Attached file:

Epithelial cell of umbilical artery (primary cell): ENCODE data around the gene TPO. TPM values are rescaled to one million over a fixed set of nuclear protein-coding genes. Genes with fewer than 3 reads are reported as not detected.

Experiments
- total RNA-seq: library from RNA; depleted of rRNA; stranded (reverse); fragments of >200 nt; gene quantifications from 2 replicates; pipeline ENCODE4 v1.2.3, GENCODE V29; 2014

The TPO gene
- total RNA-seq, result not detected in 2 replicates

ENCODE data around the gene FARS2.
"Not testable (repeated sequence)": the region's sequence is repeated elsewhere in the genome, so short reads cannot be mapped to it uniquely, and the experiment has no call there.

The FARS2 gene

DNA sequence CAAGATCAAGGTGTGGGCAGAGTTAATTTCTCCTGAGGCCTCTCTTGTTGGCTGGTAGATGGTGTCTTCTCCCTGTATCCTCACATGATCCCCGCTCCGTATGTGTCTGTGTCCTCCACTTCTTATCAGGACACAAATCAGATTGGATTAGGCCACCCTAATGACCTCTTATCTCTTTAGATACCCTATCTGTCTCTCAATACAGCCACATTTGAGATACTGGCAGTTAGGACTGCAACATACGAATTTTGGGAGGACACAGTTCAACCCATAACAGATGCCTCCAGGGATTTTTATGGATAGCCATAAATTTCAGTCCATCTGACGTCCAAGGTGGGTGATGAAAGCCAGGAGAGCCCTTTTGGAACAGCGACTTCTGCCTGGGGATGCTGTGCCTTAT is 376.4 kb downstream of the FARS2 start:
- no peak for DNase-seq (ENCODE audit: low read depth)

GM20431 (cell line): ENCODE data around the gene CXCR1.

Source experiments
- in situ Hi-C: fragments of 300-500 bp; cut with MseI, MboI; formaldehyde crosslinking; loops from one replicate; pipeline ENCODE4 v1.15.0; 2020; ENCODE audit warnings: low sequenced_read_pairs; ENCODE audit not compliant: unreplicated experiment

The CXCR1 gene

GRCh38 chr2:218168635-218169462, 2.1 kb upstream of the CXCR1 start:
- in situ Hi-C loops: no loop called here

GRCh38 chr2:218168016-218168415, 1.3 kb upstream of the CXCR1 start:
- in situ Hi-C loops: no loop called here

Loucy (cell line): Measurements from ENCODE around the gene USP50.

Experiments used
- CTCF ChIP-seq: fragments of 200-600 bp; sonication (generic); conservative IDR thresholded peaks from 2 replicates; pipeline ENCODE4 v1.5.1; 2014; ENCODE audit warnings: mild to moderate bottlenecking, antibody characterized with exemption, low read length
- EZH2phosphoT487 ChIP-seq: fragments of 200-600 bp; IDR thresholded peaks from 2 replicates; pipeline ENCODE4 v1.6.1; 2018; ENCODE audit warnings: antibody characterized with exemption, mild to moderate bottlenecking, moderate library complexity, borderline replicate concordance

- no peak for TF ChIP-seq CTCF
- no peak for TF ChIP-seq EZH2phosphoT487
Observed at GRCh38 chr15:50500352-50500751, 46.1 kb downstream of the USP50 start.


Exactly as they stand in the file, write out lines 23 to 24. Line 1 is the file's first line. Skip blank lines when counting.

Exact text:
- no peak for TF ChIP-seq CTCF
- no peak for TF ChIP-seq EZH2phosphoT487